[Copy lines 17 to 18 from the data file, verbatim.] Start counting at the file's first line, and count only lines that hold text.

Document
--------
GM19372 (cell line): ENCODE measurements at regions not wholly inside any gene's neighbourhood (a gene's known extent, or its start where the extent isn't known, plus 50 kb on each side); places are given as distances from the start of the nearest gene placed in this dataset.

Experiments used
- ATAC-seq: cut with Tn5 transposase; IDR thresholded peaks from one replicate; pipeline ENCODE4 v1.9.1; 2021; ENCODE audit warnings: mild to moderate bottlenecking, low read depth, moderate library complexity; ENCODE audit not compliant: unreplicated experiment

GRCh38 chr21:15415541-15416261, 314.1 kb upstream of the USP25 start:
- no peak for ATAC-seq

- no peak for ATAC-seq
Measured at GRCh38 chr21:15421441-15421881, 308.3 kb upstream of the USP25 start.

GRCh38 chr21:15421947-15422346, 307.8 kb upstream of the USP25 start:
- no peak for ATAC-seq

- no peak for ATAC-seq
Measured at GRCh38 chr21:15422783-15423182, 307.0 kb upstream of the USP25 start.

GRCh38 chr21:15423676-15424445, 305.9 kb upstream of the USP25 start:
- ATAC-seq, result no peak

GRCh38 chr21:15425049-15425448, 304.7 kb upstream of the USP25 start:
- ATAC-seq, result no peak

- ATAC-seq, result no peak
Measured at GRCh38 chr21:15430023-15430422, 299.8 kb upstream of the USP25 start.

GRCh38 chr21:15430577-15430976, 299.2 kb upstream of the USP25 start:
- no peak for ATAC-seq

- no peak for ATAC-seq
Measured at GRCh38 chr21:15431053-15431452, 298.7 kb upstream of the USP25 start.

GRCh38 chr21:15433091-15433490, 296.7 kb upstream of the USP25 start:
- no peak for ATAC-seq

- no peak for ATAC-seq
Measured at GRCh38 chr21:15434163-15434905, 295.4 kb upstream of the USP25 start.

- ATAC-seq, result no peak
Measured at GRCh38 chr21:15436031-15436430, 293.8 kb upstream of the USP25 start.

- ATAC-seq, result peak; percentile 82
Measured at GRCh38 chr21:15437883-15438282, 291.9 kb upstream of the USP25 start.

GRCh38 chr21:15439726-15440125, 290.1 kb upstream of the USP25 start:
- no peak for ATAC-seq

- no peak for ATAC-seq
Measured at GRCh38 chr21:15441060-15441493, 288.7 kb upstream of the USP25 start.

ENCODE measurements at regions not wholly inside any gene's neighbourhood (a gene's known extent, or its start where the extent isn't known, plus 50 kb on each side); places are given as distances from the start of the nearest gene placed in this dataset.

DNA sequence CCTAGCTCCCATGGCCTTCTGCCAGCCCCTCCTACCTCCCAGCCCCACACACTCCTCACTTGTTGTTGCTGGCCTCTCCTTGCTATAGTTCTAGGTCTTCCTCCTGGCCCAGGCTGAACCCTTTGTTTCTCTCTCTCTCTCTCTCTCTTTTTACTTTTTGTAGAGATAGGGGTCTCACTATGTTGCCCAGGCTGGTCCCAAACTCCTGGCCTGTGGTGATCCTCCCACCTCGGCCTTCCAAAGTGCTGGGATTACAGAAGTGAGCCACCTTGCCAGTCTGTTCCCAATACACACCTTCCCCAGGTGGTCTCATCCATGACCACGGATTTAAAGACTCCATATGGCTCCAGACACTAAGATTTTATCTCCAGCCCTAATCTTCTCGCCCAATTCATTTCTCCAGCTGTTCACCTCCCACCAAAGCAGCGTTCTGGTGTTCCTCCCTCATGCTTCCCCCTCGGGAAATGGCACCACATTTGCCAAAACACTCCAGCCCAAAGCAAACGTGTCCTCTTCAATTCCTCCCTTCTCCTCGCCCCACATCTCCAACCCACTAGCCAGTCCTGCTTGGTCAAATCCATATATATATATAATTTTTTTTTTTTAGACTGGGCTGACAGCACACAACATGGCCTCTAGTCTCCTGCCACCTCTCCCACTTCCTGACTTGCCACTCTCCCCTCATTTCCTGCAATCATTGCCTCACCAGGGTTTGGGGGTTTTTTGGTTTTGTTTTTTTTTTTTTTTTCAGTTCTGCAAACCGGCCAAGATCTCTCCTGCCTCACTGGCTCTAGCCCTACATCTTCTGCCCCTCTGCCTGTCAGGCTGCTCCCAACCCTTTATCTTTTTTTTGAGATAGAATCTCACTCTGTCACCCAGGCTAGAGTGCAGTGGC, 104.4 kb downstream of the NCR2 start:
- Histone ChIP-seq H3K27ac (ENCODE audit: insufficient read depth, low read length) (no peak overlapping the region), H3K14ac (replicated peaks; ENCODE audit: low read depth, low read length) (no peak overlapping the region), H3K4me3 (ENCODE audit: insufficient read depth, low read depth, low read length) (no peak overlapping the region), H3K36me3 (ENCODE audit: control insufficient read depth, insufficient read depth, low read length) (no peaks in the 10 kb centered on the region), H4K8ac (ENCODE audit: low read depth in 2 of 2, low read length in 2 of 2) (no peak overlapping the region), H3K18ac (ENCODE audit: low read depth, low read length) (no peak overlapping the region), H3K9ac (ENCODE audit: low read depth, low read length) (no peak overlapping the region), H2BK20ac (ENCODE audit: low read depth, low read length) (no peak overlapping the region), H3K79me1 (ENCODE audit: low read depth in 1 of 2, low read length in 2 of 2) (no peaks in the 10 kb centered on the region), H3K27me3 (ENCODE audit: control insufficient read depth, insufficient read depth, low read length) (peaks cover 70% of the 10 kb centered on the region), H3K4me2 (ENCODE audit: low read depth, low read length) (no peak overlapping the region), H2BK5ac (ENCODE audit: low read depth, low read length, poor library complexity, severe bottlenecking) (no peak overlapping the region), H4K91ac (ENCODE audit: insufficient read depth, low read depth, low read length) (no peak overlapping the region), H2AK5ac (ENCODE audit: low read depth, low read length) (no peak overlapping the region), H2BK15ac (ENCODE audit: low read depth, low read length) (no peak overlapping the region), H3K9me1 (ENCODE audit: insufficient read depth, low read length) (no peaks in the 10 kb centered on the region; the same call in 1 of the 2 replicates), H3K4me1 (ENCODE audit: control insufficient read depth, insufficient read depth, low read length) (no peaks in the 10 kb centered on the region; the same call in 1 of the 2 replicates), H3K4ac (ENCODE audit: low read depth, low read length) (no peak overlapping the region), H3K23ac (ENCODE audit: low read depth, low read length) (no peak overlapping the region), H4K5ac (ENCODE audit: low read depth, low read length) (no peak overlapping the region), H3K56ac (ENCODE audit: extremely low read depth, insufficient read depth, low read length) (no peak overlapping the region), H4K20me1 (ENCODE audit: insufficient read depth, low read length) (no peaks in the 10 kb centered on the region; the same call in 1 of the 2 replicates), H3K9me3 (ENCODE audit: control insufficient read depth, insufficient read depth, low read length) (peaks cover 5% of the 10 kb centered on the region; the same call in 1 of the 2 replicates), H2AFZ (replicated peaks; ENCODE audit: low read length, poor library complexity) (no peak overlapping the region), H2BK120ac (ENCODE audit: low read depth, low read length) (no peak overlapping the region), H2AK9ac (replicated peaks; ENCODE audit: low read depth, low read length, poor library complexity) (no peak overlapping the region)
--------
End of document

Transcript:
Measured at GRCh38 chr21:15430023-15430422, 299.8 kb upstream of the USP25 start.

GRCh38 chr21:15430577-15430976, 299.2 kb upstream of the USP25 start: